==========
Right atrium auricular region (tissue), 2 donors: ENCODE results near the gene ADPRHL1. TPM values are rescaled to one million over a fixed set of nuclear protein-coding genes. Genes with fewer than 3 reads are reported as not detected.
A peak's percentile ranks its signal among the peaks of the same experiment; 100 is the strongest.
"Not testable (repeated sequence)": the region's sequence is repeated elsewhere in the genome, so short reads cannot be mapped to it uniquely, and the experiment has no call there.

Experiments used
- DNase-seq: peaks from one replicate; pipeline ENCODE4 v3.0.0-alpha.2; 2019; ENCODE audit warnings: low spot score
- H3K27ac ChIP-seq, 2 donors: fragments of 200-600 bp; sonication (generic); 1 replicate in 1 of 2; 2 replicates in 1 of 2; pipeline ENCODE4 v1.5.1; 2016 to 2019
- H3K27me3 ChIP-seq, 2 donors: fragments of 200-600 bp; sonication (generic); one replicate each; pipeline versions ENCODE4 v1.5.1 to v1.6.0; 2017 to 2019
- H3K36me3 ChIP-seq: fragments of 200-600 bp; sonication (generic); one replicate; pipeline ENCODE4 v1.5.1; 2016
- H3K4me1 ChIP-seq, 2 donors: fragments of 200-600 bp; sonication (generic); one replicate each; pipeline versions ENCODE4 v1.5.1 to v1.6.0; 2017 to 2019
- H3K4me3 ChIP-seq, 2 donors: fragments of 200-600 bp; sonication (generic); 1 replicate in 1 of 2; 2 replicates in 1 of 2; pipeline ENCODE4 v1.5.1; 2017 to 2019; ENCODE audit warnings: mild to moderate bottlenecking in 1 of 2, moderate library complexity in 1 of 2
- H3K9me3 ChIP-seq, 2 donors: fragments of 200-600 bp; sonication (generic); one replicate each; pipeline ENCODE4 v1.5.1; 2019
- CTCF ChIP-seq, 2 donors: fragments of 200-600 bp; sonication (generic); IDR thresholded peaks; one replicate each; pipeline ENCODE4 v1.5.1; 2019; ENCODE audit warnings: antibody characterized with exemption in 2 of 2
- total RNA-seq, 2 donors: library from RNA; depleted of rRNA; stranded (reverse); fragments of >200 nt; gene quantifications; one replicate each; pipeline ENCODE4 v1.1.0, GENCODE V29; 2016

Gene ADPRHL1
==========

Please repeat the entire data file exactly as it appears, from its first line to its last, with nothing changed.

Right atrium auricular region (tissue), 2 donors: ENCODE results near the gene ADPRHL1. TPM values are rescaled to one million over a fixed set of nuclear protein-coding genes. Genes with fewer than 3 reads are reported as not detected.
A peak's percentile ranks its signal among the peaks of the same experiment; 100 is the strongest.
"Not testable (repeated sequence)": the region's sequence is repeated elsewhere in the genome, so short reads cannot be mapped to it uniquely, and the experiment has no call there.

Experiments used
- DNase-seq: peaks from one replicate; pipeline ENCODE4 v3.0.0-alpha.2; 2019; ENCODE audit warnings: low spot score
- H3K27ac ChIP-seq, 2 donors: fragments of 200-600 bp; sonication (generic); 1 replicate in 1 of 2; 2 replicates in 1 of 2; pipeline ENCODE4 v1.5.1; 2016 to 2019
- H3K27me3 ChIP-seq, 2 donors: fragments of 200-600 bp; sonication (generic); one replicate each; pipeline versions ENCODE4 v1.5.1 to v1.6.0; 2017 to 2019
- H3K36me3 ChIP-seq: fragments of 200-600 bp; sonication (generic); one replicate; pipeline ENCODE4 v1.5.1; 2016
- H3K4me1 ChIP-seq, 2 donors: fragments of 200-600 bp; sonication (generic); one replicate each; pipeline versions ENCODE4 v1.5.1 to v1.6.0; 2017 to 2019
- H3K4me3 ChIP-seq, 2 donors: fragments of 200-600 bp; sonication (generic); 1 replicate in 1 of 2; 2 replicates in 1 of 2; pipeline ENCODE4 v1.5.1; 2017 to 2019; ENCODE audit warnings: mild to moderate bottlenecking in 1 of 2, moderate library complexity in 1 of 2
- H3K9me3 ChIP-seq, 2 donors: fragments of 200-600 bp; sonication (generic); one replicate each; pipeline ENCODE4 v1.5.1; 2019
- CTCF ChIP-seq, 2 donors: fragments of 200-600 bp; sonication (generic); IDR thresholded peaks; one replicate each; pipeline ENCODE4 v1.5.1; 2019; ENCODE audit warnings: antibody characterized with exemption in 2 of 2
- total RNA-seq, 2 donors: library from RNA; depleted of rRNA; stranded (reverse); fragments of >200 nt; gene quantifications; one replicate each; pipeline ENCODE4 v1.1.0, GENCODE V29; 2016

Gene ADPRHL1